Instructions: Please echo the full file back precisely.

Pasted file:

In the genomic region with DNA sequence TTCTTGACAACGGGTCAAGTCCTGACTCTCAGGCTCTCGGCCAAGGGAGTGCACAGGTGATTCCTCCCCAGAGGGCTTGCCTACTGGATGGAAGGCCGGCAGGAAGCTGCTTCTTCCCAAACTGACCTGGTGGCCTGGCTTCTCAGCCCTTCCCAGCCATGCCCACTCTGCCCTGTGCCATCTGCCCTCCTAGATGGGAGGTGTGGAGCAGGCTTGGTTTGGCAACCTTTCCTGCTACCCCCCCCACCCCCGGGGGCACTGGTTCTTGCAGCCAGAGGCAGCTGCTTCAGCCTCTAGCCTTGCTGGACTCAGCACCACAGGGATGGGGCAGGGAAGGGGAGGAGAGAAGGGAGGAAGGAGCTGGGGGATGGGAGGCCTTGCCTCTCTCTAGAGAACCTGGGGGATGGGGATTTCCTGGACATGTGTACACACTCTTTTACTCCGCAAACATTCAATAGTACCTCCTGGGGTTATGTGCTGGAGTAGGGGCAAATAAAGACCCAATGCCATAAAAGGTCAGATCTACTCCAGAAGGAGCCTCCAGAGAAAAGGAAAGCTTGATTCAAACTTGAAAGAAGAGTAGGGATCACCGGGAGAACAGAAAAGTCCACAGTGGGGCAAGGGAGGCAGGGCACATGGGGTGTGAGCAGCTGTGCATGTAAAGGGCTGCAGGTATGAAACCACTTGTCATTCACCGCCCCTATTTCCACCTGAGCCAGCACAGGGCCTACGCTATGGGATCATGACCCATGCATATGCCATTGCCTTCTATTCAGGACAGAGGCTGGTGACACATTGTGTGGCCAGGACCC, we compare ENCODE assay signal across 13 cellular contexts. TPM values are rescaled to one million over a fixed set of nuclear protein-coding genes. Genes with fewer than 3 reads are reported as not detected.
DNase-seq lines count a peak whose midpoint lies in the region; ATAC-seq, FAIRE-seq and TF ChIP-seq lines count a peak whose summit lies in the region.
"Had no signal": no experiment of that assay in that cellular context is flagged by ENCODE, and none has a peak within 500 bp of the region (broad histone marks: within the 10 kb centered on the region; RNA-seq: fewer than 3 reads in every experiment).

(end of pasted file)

In the genomic region with DNA sequence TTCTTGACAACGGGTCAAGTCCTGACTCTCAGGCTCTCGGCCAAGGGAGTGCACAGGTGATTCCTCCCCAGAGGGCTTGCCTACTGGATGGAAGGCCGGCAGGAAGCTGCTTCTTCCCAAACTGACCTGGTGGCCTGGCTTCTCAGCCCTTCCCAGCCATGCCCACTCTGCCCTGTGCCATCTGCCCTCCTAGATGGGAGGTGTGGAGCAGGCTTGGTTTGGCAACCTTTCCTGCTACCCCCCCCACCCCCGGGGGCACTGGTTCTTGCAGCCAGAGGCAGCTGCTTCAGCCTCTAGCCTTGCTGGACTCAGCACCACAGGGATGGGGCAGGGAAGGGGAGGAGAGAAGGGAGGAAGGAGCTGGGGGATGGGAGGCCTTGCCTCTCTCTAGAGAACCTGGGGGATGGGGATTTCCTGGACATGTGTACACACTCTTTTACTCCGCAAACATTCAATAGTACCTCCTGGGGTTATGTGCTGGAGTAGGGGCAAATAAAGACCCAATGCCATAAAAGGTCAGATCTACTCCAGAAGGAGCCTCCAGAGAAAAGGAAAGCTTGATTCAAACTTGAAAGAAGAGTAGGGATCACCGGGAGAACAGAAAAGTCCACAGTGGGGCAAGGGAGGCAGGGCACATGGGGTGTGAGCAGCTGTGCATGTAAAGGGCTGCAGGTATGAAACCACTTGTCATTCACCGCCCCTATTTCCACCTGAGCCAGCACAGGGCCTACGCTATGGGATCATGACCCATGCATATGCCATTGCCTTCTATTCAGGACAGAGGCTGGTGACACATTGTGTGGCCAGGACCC, we compare ENCODE assay signal across 13 cellular contexts. TPM values are rescaled to one million over a fixed set of nuclear protein-coding genes. Genes with fewer than 3 reads are reported as not detected.
DNase-seq lines count a peak whose midpoint lies in the region; ATAC-seq, FAIRE-seq and TF ChIP-seq lines count a peak whose summit lies in the region.
"Had no signal": no experiment of that assay in that cellular context is flagged by ENCODE, and none has a peak within 500 bp of the region (broad histone marks: within the 10 kb centered on the region; RNA-seq: fewer than 3 reads in every experiment).